Apparently not. The IT industry has been very blessed and doesn't generally have to deal with corruption, says Bagchi, adding that it does have to deal with such issues in the larger society where the paradigm is different. And yet, at MindTree every new person is told that the "rules here are different." Last year the company added 1,000 people its total strength is 3,500 and, of these, "80 experienced people were asked to leave the organisation because a background check found they failed to meet our requirements on integrity. So even if the IT industry doesn't have to bribe, it does have to deal with such issues."

Twenty per cent of the people at MindTree are women, which is eight per cent higher than the industry average, says Bagchi, adding, "I have two daughters and I'm a feminist. We've never built a MindTree facility without creating `Baby's day out', which is the happiest place, looking like Disneyland." This is more than a crèche and is for occasions when the crèche will not work because "the child has temperature, or there are other problems. The idea is not to separate the child from the mother on such days; there are babies who've gone from MindTree to kindergarten! Also, we're saying it's okay for two MindTree persons to get married, many employers don't allow that. We're very collaborative, not accommodative, when it comes to planning the family, and it's much more than maternity leave and about helping the professionals to return to the workforce, and that includes flexi time, working from home or taking different and less taxing assignments," he says.

Where time has stopped

When you ask Bagchi on the miserable plight of tribals in the region in Orissa where he was born, he says, "Yes, time has stopped there," but adds, "Well Orissa is now batting with the front foot," referring to the Mittal investment. When told that past experience has shown that huge investments in mining often make worse the plight of tribals who lose both their land and soon the compensation too, Bagchi responds: "The funny thing about India is that it shows you the face you want to see. But our job is to feed the opportunity and not the problem."With a huge smile he adds, "After Chennai, Orissa is our port of call; we're putting up a 42-acre facility with 5,000 people in Bhubaneswar."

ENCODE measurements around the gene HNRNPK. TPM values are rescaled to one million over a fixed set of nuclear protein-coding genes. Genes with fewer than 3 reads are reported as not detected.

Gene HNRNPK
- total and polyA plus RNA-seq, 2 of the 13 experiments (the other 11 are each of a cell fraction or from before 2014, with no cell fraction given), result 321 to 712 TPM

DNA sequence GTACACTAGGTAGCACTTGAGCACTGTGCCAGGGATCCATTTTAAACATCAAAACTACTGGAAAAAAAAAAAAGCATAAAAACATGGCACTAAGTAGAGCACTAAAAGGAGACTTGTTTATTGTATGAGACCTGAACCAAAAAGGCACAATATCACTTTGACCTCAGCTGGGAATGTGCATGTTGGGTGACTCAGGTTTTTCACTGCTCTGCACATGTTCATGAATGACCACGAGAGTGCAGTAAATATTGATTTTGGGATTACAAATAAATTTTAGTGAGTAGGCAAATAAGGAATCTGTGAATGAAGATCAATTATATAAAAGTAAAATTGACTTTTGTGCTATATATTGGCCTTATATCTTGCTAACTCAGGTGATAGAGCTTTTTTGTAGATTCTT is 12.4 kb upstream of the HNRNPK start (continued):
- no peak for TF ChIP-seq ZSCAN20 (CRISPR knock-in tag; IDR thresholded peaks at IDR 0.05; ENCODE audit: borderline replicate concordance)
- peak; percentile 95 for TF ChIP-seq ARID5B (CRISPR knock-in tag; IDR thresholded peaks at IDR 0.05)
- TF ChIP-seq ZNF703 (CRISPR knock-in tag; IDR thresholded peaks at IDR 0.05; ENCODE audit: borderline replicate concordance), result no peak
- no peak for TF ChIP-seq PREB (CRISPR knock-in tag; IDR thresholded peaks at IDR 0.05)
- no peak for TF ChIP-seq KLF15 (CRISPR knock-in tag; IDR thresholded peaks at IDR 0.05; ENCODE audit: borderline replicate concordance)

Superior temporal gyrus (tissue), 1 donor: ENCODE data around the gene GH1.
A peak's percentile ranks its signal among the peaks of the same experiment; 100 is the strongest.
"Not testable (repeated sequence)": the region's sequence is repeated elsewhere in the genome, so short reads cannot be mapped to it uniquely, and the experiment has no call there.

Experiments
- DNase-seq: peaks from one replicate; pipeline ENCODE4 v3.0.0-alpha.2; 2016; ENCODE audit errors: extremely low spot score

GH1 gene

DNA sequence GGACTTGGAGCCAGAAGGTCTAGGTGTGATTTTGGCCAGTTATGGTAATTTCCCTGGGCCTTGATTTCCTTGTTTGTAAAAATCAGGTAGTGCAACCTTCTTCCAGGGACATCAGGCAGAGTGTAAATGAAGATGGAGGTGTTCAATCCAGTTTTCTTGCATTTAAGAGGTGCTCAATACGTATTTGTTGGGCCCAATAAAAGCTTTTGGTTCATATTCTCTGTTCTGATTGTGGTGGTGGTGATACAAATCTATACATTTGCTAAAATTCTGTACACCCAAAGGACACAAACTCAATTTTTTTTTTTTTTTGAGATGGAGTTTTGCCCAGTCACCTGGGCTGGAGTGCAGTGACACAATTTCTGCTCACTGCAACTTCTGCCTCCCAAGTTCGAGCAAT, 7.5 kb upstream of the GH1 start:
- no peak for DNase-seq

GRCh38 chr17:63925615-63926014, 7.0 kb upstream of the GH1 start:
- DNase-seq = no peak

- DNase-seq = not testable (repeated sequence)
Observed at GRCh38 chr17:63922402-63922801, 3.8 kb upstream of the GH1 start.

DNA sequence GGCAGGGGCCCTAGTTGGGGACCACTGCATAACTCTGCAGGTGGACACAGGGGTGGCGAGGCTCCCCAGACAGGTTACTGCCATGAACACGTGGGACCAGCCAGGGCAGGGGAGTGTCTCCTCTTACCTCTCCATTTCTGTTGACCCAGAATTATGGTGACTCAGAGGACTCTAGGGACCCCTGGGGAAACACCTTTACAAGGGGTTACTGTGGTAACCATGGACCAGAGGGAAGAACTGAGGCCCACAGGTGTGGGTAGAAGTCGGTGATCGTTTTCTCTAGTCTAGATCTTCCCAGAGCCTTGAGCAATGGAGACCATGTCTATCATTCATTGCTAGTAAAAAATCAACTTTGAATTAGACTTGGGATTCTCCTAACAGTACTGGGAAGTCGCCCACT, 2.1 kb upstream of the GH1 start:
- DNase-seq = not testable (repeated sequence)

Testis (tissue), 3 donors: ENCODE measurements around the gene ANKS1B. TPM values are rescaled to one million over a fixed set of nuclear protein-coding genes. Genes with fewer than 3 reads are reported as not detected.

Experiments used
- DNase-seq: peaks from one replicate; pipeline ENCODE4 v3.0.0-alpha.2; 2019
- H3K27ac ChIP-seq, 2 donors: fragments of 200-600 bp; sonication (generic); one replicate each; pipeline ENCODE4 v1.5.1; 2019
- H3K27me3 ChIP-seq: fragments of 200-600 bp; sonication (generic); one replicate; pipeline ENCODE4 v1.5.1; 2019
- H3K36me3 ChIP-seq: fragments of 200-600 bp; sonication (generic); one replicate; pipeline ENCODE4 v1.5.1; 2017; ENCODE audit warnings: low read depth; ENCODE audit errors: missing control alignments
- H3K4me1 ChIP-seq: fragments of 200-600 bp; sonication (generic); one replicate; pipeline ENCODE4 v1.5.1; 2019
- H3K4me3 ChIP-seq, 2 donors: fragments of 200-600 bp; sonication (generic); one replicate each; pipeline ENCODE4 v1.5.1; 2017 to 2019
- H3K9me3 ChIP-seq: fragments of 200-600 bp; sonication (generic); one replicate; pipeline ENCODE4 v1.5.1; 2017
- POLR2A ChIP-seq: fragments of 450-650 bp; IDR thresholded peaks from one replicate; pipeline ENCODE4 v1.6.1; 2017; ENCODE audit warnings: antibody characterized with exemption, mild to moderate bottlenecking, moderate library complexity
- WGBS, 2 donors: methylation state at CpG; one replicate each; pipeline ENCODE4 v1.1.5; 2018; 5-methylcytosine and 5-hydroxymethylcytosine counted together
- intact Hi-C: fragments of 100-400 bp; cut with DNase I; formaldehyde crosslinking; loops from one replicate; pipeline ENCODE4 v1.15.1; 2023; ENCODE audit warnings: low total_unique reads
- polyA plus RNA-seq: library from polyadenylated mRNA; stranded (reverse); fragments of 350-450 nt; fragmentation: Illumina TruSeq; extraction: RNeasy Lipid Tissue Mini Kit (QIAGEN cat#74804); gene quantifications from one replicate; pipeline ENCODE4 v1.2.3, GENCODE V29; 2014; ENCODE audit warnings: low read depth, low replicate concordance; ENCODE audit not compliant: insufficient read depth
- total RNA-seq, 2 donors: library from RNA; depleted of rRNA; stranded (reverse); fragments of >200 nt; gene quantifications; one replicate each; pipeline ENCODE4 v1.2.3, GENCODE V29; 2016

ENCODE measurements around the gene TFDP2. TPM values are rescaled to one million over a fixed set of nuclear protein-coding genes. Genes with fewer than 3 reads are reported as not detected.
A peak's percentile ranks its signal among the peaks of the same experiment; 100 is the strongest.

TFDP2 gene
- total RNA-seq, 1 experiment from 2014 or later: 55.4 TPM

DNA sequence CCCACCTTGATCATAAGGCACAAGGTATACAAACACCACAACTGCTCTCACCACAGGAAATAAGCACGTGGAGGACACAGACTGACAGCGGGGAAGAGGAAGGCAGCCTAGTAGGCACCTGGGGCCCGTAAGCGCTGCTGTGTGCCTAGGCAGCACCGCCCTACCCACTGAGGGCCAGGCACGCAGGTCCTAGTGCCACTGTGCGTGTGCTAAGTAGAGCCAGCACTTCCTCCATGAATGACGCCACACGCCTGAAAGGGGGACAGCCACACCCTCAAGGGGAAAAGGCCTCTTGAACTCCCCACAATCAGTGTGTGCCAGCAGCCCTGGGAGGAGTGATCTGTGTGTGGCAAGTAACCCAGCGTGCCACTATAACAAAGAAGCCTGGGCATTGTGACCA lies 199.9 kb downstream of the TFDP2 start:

Does this have anything to do with his roots?

"There is a tug, that land has fed me as a baby; though I'm a Bengali and not an Oriya."

Bagchi-bol

India vs China: "We need to be aware of China, concerned about our comparative lack of infrastructure. But beyond a point we shouldn't worry too much; just as it's a challenge to fill up potholes, it's a bigger challenge to build a democracy, which will remain our competitive advantage. We are not a black box; in India what you see is what you get, which is not the case with China."

Advantage India: "India has an edge over China in intelligent manufacturing. You'll have mass scale manufacturing in China but India's advantage is the design component, everything that requires software to be embedded in a chip and similar things."

Dream: "MindTree itself, as a big dream, is unfolding. Second is to be able to catalyse people's thinking. The middle class 300 million can do a lot more. This is exactly the BPL number; if one middle-class person adopts one BPL person, we'll see significant change in one generation. But today the middle classes are shedding values and becoming very self-centred. If I can change people's thinking in some way through my work, my writing, and my talks, then I'd have done something I'd be happy to leave behind. It is very important to have a sense of legacy, not material but intellectual."

Freedom: "As I get older I see things in context. Our first phase of freedom was from foreign domination and it took long years. The next phase of economic freedom took another 50 years, and that includes freedom from stupid economic ideology that the world has to be capitalistic, communist or socialist. There are bigger things than getting caught in isms and that realisation coincided with economic liberalisation. The next level of freedom now has to be won freedom from ourselves. The `foreign hand' can no longer be blamed as in Indira Gandhi's time. More grain gets wasted in India because of logistic problems than is required to run a rural feeding programme."

The enemy: "Who is the enemy? The enemy is within. A bust gets defaced... birds do it all the time starting from Gandhiji's statues... and you bring a city to a close. People should talk of building hundreds more temples, churches and mosques instead of fighting over one piece of land... and you build political continuance on that basis. And look at the kind of tussle going on in the political ethos today on reservation, tomorrow on something else. You sack the AIIMS director as though that is all there is to governance. This indicates that we now need freedom of the intellect, which is going to be longer and most difficult because you have nobody to blame!"

Response may be sent to rasheeda@thehindu.co.in

(This article was published in the Business Line print edition dated July 28, 2006)